Also, instead of applying grass in one pass, I did it in three passes. I also made sure to add ground foam and leaves here and there to give relief and variability in grass height.  When color was too uniform or blended badly with the ditches, another specific pass was done on relevant spot. This randomness, a key feature of nature, ensured the very long stretch of grass wouldn’t look like a grass carpet.

Later, small weeds, bushes and trees will be sparingly added to the scene for some extra variation. Looking back at my first experiments with grass in Clermont make them pale in comparison. I’ll certainly have to redo many parts here and there.

I also want to change the overall scene transition a little bit in Villeneuve as progress is made. Among the changes, I rescinded the parking lot in d’Estimauville, finding it a little bit a gimmick. I’m also seriously thinking about merging Maizerets into Villeneuve as a large and flowing scene. I’m not that much a fan of staging a train that reaches its destination while the caboose in still in stating.

I’m not sure how I’ll do it, but with Jérôme, we have started to analyze some spots along the line in Villeneuve that could be suitable. Interestingly, a set of bridge similar to the one in Maizeret does exist not far from the cement plant. Also, I’d like to bring back a feature of my original design: a road parallel to the track just like the prototypical Boulevard Sainte-Anne that follow the line for at least 20 miles. Failing to show this feature seems to be missing a key element of Murray Bay Sudvision. If it wasn’t a matter of access, that road would have been modelled in front of the cement plant too.

To be blunt, I’m getting sick of vignettes, cameos and other forced theatrical devices in layout planning. I’m not against any of them when they are used with parsimony, to bring life or to better capture the sense of a prototype. However, constantly including references and “clins d’oeil” ends up like a botched Hollywood movie in which every trick of the trade must be put on film as if it was shouting “hey, it’s ME!!!!”… Murray Bay Subdivision is too much a simple place to start adding more stuff around. At some point, you break the suspension of disbelief. And mark my words, I’m starting to think the diesel era modelling has far less room in that regard. Steam era infrastructure was extent and everywhere. Every mile, every location, had its bunch of stuff laying around. However, in modern time, railway infrastructure had been greatly streamlined and reduced while trains got longer. If you continue to add stuff mindlessly, you quickly depart from that feeling of vast and somewhat empty space, particularly for main lines and branch lines.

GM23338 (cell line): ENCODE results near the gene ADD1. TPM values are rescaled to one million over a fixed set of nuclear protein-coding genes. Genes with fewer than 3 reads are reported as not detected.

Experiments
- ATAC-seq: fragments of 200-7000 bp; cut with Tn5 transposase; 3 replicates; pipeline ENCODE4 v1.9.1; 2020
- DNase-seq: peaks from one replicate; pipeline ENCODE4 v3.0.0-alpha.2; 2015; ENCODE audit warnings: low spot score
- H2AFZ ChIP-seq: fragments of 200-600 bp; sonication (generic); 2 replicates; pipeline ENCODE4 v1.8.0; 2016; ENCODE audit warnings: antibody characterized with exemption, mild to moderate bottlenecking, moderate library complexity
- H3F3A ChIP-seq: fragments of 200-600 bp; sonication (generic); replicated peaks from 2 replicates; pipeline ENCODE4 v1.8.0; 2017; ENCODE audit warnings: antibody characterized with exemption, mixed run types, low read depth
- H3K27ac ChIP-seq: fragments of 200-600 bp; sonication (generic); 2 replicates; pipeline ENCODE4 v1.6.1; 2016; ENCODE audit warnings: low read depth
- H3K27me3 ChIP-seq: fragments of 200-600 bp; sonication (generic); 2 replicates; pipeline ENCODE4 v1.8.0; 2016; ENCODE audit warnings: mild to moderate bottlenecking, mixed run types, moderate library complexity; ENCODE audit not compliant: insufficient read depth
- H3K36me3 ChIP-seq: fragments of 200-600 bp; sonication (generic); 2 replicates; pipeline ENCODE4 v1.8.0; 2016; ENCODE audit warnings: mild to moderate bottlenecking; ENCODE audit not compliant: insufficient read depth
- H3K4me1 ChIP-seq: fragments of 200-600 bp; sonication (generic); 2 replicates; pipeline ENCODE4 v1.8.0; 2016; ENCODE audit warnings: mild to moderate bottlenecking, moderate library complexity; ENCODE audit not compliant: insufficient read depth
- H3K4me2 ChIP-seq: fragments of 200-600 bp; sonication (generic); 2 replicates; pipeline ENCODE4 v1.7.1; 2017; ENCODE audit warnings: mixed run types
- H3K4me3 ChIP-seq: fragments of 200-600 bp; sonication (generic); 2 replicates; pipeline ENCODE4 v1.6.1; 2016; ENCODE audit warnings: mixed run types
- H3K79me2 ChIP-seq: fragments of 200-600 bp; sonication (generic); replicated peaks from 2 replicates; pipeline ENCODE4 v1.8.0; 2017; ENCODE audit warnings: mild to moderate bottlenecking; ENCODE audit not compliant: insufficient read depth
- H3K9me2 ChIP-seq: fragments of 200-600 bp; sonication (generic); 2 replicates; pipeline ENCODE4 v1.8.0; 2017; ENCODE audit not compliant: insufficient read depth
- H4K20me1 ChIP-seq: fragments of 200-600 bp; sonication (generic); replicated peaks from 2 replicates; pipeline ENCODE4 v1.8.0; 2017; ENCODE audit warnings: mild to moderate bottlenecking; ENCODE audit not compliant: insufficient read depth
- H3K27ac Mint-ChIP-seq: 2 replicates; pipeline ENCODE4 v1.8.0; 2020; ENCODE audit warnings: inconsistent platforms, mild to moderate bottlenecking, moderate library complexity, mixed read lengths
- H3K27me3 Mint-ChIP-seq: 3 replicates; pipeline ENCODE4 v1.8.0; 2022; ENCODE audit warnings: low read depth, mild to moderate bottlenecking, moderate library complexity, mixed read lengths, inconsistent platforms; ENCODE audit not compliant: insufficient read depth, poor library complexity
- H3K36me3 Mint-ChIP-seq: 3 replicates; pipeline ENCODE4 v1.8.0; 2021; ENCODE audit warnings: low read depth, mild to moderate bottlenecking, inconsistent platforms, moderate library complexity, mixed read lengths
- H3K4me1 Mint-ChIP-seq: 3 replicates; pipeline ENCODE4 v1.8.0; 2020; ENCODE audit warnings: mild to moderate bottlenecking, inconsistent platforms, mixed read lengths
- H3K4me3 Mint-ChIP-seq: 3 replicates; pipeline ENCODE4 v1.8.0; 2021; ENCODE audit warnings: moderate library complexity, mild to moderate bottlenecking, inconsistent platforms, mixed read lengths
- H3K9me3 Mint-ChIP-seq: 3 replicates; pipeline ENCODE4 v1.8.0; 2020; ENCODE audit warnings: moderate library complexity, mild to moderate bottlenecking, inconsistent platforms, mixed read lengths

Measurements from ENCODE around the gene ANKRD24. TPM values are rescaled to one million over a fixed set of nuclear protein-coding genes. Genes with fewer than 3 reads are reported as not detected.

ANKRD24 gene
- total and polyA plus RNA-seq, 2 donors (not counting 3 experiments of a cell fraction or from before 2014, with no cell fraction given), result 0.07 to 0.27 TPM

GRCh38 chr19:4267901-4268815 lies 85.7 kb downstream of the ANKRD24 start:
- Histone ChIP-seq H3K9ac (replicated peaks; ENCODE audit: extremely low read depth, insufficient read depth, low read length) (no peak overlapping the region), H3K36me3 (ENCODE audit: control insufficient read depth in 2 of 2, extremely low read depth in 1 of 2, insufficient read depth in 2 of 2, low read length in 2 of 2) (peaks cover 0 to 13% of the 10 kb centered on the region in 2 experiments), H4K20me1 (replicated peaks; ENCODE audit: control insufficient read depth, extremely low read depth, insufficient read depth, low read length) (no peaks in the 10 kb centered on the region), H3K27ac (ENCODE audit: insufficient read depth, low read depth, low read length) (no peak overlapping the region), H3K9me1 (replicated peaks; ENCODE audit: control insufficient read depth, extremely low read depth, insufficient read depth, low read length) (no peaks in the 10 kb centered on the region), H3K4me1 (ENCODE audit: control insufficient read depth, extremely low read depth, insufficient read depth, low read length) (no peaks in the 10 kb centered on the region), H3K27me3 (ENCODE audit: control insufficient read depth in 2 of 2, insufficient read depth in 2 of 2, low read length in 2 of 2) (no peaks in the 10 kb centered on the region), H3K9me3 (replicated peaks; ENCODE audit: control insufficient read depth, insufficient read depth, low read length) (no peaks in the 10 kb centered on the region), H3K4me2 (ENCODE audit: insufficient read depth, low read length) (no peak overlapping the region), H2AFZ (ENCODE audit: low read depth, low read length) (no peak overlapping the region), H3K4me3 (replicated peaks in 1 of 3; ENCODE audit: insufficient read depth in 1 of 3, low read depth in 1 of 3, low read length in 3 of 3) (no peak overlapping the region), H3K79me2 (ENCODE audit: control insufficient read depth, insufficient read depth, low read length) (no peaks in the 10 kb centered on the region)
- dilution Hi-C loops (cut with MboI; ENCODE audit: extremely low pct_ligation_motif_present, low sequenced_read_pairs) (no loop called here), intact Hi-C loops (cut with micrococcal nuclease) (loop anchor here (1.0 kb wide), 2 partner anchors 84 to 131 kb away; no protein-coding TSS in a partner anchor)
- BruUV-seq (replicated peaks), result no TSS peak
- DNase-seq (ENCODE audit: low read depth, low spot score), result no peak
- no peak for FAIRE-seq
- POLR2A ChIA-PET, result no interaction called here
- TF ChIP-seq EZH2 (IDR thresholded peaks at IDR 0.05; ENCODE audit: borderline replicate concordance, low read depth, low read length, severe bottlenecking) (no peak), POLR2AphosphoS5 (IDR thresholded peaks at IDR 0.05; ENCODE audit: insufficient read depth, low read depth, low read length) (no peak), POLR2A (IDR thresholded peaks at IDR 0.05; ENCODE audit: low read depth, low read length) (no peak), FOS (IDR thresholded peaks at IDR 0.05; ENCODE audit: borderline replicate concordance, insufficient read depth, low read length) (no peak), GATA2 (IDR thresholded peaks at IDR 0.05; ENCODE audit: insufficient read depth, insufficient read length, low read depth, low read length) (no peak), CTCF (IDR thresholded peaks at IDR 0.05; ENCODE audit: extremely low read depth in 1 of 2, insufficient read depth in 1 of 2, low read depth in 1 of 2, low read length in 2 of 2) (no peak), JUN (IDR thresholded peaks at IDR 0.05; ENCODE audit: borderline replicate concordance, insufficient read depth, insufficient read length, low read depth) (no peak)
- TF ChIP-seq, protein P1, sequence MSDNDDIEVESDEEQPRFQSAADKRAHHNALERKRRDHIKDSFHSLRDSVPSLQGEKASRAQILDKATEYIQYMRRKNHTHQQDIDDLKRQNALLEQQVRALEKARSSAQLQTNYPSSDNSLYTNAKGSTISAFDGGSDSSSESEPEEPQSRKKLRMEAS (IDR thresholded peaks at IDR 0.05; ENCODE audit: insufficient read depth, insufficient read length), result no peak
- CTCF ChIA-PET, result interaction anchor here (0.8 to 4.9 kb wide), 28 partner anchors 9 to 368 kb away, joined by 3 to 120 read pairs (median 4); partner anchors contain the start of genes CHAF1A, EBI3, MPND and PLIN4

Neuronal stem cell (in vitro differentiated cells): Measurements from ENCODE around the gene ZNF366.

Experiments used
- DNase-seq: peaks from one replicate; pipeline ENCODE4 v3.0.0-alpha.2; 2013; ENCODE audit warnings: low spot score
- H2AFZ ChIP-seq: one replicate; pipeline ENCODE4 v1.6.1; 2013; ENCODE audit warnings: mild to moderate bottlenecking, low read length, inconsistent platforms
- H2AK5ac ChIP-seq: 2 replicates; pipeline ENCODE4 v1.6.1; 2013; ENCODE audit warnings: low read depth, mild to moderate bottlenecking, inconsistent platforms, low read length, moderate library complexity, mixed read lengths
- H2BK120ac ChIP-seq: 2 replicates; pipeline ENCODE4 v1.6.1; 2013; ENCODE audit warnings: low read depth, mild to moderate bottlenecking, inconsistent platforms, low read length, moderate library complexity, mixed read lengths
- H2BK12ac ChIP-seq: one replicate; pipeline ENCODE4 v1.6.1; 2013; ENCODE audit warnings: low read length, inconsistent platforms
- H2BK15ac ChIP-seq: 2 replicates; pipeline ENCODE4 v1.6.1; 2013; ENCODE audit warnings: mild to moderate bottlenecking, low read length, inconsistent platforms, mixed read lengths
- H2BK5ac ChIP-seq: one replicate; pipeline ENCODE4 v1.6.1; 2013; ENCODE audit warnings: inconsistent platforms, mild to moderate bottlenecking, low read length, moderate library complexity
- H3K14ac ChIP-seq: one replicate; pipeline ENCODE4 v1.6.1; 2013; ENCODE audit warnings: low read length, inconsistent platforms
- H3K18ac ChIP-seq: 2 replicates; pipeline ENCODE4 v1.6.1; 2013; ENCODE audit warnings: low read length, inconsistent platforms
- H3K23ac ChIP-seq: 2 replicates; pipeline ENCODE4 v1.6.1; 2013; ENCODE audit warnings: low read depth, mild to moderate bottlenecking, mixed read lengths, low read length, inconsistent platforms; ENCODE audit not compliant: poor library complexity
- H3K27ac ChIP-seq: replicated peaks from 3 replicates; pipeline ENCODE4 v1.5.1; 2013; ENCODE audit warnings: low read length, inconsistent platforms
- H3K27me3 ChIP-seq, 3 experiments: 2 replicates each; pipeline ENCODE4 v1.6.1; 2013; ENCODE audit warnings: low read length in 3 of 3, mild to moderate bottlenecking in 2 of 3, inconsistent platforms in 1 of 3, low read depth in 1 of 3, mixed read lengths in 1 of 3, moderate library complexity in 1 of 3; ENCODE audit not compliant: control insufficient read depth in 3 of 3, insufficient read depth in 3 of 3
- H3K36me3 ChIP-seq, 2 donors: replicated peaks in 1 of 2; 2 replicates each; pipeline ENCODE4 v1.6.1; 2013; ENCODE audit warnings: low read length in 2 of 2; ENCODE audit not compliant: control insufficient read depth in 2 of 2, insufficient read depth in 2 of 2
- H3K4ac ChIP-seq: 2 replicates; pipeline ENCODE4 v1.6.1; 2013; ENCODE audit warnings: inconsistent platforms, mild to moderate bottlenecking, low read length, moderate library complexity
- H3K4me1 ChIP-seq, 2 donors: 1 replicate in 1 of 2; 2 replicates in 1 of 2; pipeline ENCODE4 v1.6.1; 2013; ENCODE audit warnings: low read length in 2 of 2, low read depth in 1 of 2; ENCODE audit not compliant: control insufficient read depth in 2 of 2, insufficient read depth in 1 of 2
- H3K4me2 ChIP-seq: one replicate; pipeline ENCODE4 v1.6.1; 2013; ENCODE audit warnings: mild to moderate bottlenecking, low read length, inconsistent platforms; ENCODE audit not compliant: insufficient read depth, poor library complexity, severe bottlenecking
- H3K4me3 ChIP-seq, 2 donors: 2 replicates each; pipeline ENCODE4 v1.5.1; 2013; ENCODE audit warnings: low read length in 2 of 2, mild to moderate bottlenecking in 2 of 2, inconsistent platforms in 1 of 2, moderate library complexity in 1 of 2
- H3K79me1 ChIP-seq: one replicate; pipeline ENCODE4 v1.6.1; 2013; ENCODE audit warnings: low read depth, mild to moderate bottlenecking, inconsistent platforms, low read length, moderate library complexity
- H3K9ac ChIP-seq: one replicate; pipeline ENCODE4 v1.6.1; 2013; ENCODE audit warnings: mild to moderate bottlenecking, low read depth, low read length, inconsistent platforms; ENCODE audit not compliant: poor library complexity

So, bottom of the barrel, since our layout is nothing more than a magnified shelf switching layout, I'm starting to think each room should be treated as one large location instead of a collection of loosely tied together scenes. Most people will scream "Oh no!" but personally, it makes more sense and I feel I'm not trying to cheat myself with nonsensical geography.

Saturday, October 21, 2017

Grass in Villeneuve

It's been a while since I posted something related to our current layout. But last Thursday was a good occasion to make substantial progress in Villeneuve, including the ditches.

As you can clearly see, the ballasting process is nearing completion. It really helps to blend the tracks onto the layout and make the yard much more impressive.

I'm also quite satisfied with my homemade ballast. I think I finally found a recipe that works well for my prototype and that can be easily altered to fit a particular track, be it main line or siding.

Work also resumed on scenery with a new wood retaining wall made out of stained matches. This spot will hold a relay box as per prototype. The still water in the ditches is simply MDF painted with dark brown and black paint blended on spot.

Grass was put by hand directly on fresh paint and white glue. Nothing fancy, but once again, I was working with prototype pictures of Villeneuve shot in the mid-2000s in the right season. Before applying the grass, some vegetal debris, green scenery foam to represent small plants and other bulk material were sprinkled to give texture to the soil.

Keep in mind this is only the first pass. Some small shrubs and more grass need to be added, however, I'll wait both grade crossings are done before the final touch.